North East Wales

Wrexham council fined over hand-arm vibration syndrome policy

Mold Crown Court

A council has been fined £150,000 after it admitted failing to ensure workers using machinery were not affected by hand-arm vibration syndrome.

Wrexham council had written policies in place but no adequate system to ensure they were put into practice, Flintshire Magistrates' Court heard.

District Judge Gwyn Jones said it was a significant failure which ran from 2011 to 2016.

The council must also pay £10,900 to the Health and Safety Executive (HSE).

Judge Jones said he appreciated that any fine would have a significant impact on the local authority.

But the council had a responsibility to assess the levels of risk and to carry out procedures to reduce or eliminate the risks while using machinery such as lawn mowers, strimmers and leaf blowers, he said.

Hand-arm vibration comes from the use of hand-held power tools and causes painful and disabling disorders of the blood vessels, nerves and joints.

Prosecuting barrister Jonathan Rogers said if the council had followed its own policies - written in 2004, 2006 and 2011 - it would have done a good job.

"They were updated but they never did anything," Mr Rogers said.

'Lessons learned'

A complaint from one affected worker in the parks department raised the issue, the court heard, and his manager referred the matter on.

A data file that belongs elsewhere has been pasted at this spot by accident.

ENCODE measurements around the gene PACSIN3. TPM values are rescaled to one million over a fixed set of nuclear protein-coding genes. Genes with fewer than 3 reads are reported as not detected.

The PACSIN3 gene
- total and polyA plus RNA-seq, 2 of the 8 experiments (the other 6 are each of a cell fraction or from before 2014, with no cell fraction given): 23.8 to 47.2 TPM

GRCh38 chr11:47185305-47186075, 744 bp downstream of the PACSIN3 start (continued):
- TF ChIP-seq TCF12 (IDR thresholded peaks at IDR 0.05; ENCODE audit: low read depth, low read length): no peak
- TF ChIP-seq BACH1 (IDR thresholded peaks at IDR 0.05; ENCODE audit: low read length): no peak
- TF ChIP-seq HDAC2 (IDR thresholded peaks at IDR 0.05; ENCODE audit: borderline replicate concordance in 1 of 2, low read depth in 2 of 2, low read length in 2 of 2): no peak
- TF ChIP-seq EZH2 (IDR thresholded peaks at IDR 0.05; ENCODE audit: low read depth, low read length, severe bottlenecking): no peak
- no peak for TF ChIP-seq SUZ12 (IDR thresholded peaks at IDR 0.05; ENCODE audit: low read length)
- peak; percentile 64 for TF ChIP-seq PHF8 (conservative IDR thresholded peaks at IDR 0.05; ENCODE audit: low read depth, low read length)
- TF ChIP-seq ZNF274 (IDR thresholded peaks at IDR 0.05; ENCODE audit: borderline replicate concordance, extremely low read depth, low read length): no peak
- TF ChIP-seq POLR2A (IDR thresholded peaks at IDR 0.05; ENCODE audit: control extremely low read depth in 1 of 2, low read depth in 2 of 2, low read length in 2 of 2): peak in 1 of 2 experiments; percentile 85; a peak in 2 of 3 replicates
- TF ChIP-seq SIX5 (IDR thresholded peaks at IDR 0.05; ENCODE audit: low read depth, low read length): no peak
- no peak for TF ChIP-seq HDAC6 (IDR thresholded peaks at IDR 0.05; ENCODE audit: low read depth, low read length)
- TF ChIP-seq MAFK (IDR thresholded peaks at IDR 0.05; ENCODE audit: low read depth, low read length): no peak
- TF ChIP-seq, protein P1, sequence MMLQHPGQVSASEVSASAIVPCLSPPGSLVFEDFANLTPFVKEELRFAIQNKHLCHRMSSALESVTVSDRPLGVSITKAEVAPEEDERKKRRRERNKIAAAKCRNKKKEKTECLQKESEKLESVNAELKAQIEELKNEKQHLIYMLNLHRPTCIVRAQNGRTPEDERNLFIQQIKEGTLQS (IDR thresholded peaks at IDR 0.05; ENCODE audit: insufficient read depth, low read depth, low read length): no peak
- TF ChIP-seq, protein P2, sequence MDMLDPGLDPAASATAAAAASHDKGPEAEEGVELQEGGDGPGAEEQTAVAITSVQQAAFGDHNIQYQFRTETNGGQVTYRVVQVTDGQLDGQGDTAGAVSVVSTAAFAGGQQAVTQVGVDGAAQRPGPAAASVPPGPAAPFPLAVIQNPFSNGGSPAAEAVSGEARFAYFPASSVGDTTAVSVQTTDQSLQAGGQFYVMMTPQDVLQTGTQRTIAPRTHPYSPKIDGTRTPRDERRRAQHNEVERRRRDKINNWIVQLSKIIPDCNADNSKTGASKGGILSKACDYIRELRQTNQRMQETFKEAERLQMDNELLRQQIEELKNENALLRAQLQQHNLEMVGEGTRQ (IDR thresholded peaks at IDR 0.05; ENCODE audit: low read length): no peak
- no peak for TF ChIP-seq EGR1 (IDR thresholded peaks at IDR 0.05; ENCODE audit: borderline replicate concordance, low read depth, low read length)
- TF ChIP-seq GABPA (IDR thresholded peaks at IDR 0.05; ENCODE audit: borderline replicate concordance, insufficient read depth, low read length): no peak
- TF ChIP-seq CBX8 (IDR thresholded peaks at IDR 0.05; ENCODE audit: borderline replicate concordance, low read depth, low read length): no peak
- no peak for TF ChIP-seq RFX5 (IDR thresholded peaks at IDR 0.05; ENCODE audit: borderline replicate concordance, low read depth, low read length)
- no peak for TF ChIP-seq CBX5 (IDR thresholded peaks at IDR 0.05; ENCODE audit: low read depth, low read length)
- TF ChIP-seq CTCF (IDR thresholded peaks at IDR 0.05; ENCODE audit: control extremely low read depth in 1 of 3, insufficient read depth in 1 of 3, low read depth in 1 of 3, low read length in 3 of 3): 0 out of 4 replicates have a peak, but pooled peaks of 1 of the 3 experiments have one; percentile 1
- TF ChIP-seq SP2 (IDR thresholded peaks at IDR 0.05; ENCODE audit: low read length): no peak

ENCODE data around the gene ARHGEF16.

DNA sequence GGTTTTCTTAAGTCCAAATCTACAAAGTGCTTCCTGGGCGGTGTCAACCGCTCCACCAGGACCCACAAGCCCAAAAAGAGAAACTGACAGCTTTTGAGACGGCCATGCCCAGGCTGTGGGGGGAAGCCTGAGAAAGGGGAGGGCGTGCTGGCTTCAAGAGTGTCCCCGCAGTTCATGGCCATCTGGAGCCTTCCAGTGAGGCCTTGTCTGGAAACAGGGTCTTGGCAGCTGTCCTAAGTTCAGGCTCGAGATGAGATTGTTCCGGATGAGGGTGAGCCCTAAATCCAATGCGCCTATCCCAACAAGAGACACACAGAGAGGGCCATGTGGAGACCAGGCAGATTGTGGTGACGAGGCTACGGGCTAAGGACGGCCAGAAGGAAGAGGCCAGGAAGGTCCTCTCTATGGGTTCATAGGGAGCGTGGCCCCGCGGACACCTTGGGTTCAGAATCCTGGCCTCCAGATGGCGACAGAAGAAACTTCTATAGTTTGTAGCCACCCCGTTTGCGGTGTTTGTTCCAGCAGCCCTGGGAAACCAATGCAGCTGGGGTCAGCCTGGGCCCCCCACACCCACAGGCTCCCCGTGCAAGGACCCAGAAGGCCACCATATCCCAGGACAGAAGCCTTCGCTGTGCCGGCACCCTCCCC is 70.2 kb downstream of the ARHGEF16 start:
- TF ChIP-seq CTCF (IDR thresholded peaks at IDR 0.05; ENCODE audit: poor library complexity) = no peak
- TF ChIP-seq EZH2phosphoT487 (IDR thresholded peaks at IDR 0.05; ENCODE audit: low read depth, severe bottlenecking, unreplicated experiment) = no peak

Jonathan Hart, defending, said senior officials had taken the matter very seriously and lessons had been learned.

The issue mainly affected staff in the street scene department, he said.

Chief executive Helen Paterson said the council fully accepted the court's findings, sympathised with the individuals affected and regretted the circumstances which led to their exposure to developing hand-arm vibration syndrome.

"Since this issue came to the attention of the council, we have worked with the HSE to resolve the matter and have implemented their recommendations," she said.

She said the HSE would be working with the council to ensure their action plan was implemented as part of the longer term health and safety strategy.

Council leader Mark Pritchard said: "This matter pre-dates this administration by several years but that does not mean that we are not taking it extremely seriously."

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